That's really the only word I have to describe the feeling that comes over you while watching a story like this week unfold.
I have some more thoughts and I will continue to post them as the weekend rolls on, but right now I want to tell you about the dedication at Rosie Chaffold's house this afternoon. I spent a fair amount of time stopping by Miss Rosie's home on my way out of the neighborhood because it was close to the build site and I knew the people involved. This afternoon she was the spotlight for the rehab dedications.
And boy did she shine.
After Millard had spoken and the house captains had presented gifts, Rosie took the stage and spoke. I could not imagine a more articulate, heartfelt and sincere speech from anyone in the city on this day. She talked about a time when living in Allendale made her less than human to those in the rest of the city. She talked about the slow decline of Allendale, down to the depths of it's darkness. She talked about the arrival of the Shreveport/Bossier Community Renewal House and she talked about the rise of the Fuller Center project. She talked about all these things and more as a crowd of several dozen volunteers stood humbled by her grace.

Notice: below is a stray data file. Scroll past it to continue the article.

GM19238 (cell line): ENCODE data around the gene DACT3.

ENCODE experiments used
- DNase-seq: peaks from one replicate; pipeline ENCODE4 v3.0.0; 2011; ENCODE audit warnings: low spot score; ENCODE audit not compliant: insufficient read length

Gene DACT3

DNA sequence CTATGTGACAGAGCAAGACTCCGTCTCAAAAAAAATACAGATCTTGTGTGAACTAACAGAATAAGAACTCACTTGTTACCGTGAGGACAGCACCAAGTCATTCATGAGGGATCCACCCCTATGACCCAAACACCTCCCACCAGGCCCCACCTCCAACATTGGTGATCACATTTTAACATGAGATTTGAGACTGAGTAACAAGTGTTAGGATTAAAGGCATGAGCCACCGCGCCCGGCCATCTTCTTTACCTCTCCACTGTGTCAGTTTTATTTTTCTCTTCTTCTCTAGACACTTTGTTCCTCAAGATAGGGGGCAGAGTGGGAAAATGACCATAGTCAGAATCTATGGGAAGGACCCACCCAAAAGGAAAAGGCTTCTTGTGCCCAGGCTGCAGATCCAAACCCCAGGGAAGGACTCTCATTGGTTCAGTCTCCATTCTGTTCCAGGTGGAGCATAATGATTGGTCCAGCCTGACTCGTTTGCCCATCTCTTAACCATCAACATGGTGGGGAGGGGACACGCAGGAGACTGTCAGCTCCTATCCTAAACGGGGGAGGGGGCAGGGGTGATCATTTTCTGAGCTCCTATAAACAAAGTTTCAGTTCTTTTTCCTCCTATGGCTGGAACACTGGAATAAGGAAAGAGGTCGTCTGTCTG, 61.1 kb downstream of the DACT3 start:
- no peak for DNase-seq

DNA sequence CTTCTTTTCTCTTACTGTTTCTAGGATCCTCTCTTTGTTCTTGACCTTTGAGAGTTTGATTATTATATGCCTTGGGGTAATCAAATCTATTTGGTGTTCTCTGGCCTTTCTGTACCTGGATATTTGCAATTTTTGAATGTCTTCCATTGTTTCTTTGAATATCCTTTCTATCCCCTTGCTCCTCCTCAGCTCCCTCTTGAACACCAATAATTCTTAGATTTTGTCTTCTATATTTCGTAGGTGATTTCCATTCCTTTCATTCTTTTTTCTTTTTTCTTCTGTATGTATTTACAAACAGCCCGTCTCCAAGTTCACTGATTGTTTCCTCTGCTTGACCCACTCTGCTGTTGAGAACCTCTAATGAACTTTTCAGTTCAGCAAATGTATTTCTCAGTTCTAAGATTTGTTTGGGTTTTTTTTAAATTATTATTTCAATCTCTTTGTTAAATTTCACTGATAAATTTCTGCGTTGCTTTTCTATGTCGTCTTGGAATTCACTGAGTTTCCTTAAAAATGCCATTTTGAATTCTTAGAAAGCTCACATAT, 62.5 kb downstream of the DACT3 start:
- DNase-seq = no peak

But I had to catch my breath and pause my shooting when she said to the crowd of volunteers: "If I had ten thousand hearts, I couldn't say thank you enough." Books have been based on lesser words.
It's an amazing thing to watch a house (much less nine) go up in a week, but it pales in comparison to watching people start the rest of their lives in a new home.